In PHP, How to call function in string?

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7

say,string is:

$str="abcdefg foo() hijklmopqrst";

How to let php call foo() and insert the return string to this string?

2012-04-03 22:58
by lovespring
Very unpleasantly. Do you have a list of functions that you want to allow this for, or any function in general? (Also, you have considered the security and performance implications of this, yes? - Corbin 2012-04-03 22:59
You can use eval() but it's not widely recommended - Panagiotis 2012-04-03 23:00
Please give us more information about your code. Where is this string coming from? You mentioned an API - savinger 2012-04-03 23:03
This: http://stackoverflow.com/questions/1005857/how-to-call-php-function-from-string-stored-in-a-variabl - FrogInABox 2012-04-03 23:12
Please don't change already answered question into another question. Open a new question instead - Basti 2012-04-04 00:19
Duplicate of http://stackoverflow.com/q/3822839/106623 - Kai Noack 2016-08-09 12:42


7

$str="abcdefg foo() hijklmopqrst";
function foo() {return "bar";}

$replaced = preg_replace_callback("~([a-z]+)\(\)~", 
     function ($m){
          return $m[1]();
     }, $str);

output:

$replaced == 'abcdefg bar hijklmopqrst';

This will allow any lower-case letters as function name. If you need any other symbols, add them to the pattern, i.e. [a-zA-Z_].

Be VERY careful which functions you allow to be called. You should at least check if $m[1] contains a whitelisted function to not allow remote code injection attacks.

$allowedFunctions = array("foo", "bar" /*, ...*/);

$replaced = preg_replace_callback("~([a-z]+)\(\)~", 
     function ($m) use ($allowedFunctions) {
          if (!in_array($m[1], $allowedFunctions))
              return $m[0]; // Don't replace and maybe add some errors.

          return $m[1]();
     }, $str);

Testrun on "abcdefg foo() bat() hijklmopqrst" outputs "abcdefg bar bat() hijklmopqrst".

Optimisation for whitelisting approach (building pattern dynamically from allowed function names, i.e. (foo|bar).

$allowedFunctions = array("foo", "bar");

$replaced = preg_replace_callback("~(".implode("|",$allowedFunctions).")\(\)~", 
     function ($m) {
          return $m[1]();
     }, $str);
2012-04-03 23:08
by Basti
you are a good programmer - lovespring 2012-04-03 23:25
What if the function has parameters - Munna Khan 2018-03-02 16:41


23

If you're calling a method of some class, you can use normal variable expansion. For example:

<?php
class thingie {

  public function sayHello() {
    return "hello";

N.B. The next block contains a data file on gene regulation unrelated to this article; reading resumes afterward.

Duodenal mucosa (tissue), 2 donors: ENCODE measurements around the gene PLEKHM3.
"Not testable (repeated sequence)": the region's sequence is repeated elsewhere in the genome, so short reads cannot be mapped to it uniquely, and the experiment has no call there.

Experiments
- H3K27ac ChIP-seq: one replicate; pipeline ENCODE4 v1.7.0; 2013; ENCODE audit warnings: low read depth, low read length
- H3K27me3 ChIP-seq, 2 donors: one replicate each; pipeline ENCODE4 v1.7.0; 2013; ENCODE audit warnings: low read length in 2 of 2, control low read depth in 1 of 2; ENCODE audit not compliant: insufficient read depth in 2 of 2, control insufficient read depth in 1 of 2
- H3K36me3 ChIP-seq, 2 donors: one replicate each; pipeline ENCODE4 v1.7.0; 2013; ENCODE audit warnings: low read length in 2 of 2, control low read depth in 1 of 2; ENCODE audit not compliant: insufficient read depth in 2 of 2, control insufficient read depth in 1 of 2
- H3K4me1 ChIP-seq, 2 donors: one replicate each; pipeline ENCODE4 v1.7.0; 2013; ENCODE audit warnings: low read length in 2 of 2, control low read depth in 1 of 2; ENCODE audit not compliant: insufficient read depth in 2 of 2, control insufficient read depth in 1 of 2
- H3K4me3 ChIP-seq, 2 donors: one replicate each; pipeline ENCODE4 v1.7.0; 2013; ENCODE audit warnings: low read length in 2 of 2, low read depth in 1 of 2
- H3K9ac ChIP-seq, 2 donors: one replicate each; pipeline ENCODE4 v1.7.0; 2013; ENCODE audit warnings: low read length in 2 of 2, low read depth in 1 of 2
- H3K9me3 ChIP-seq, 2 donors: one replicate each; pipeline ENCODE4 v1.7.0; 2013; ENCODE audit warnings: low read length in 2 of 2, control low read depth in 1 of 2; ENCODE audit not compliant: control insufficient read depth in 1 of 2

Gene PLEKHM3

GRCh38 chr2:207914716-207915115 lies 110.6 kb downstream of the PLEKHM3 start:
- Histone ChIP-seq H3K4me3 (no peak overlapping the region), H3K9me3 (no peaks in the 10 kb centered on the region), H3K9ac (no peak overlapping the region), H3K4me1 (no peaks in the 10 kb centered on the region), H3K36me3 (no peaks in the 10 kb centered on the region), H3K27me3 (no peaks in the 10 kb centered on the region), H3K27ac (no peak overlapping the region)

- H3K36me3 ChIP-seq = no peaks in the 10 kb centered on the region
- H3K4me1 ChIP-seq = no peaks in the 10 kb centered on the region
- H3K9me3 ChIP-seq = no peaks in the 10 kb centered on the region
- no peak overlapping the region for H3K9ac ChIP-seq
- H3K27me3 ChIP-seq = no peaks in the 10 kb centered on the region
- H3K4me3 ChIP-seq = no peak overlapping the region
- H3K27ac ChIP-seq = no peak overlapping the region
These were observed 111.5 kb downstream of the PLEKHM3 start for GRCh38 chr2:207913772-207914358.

}

}

$t = new thingie();
echo "thingie says: {$t->sayHello()}";

This will output:

thingie says: hello

Note that the braces around the call are required.

2013-11-25 20:27
by HonoredMule
But it seems calling a global function this way, won't wor - Opux 2016-10-31 16:57
By wrapping the global functions you want to support in an object of methods, you can control the footprint of exposure to bugs and security leaks. I think you'd be hard-pressed to find an easier way to /safely/ offer such power. Your wrapper methods can even perform additional validation/restriction if needed - HonoredMule 2018-06-27 13:57


15

Just use this:

$str = "abcdefg".foo()."hijklmnopqrstuvwxyz";

It will call function during string creation.

2012-04-03 22:59
by Frederick Marcoux
the API just give me a string, So, cannot make this format - lovespring 2012-04-03 23:02
What is the function you want to use - Frederick Marcoux 2012-04-03 23:03
@lovespring This is a horrible set up. What API are you using that would do this - Nilpo 2012-04-03 23:05
I can call but cannot modify a code from another person, he didn't give me a API, I have to hook the $str to inject my code - lovespring 2012-04-03 23:06
@lovespring In clear? - Frederick Marcoux 2012-04-03 23:09


5

$foo = foo();
$str = "abcdefg {$foo} hijklmopqrst";
2012-04-03 22:59
by savinger
I have to call the foo() in the $str time - lovespring 2012-04-03 23:00
@lovespring you mean at some later point? Perhaps you are looking for eval($str)savinger 2012-04-03 23:01


5

function foo()
{
    return 'Hi';
}
$my_foo = 'foo';
echo "{$my_foo()}";
2017-05-03 12:08
by v.babak
This is a great "trick." You can even pass parameters or other variables to it, ie. echo "{$my_foo('bar')}" or echo "{$my_foo($bar)}" - especially useful when building SQL queries with many escaped values - Nick D 2017-05-24 21:17
Wow, great trick - pineappleman 2017-07-20 11:59


3

To get arbitrary expressions being evaluated from a double-quoted string you can speculate on variable-functions:

<?php
// A user function
function foo() {
    return 'bar';
}

/**
 * The hack
 *
 * @param $v mixed Value
 * return mixed Value (untouched)
 */
$_ = function ( $v ) {
    return $v;
};

// Happy hacking
echo "Foo is {$_( foo() )} and the sum is {$_( 41 + 1 )}...{$_( str_repeat( ' arrh', 3 ) )}!";

Result:

Foo is bar and the sum is 42... arrrh arrrh arrrh!

References:

2018-02-07 14:03
by Valerio Bozz


2

Its still not possible, There are hacks available but not what I would recommend rather suggest to stick with old school dot operator i.e. $str="abcdefg ". foo() ." hijklmopqrst";

As per the Complex (curly) syntax documentation

Note:
Functions, method calls, static class variables, and class constants inside {$} work since PHP 5. However, the value accessed will be interpreted as the name of a variable in the scope in which the string is defined. Using single curly braces ({}) will not work for accessing the return values of functions or methods or the values of class constants or static class variables.

2018-10-18 06:30
by Mubashar Ahmad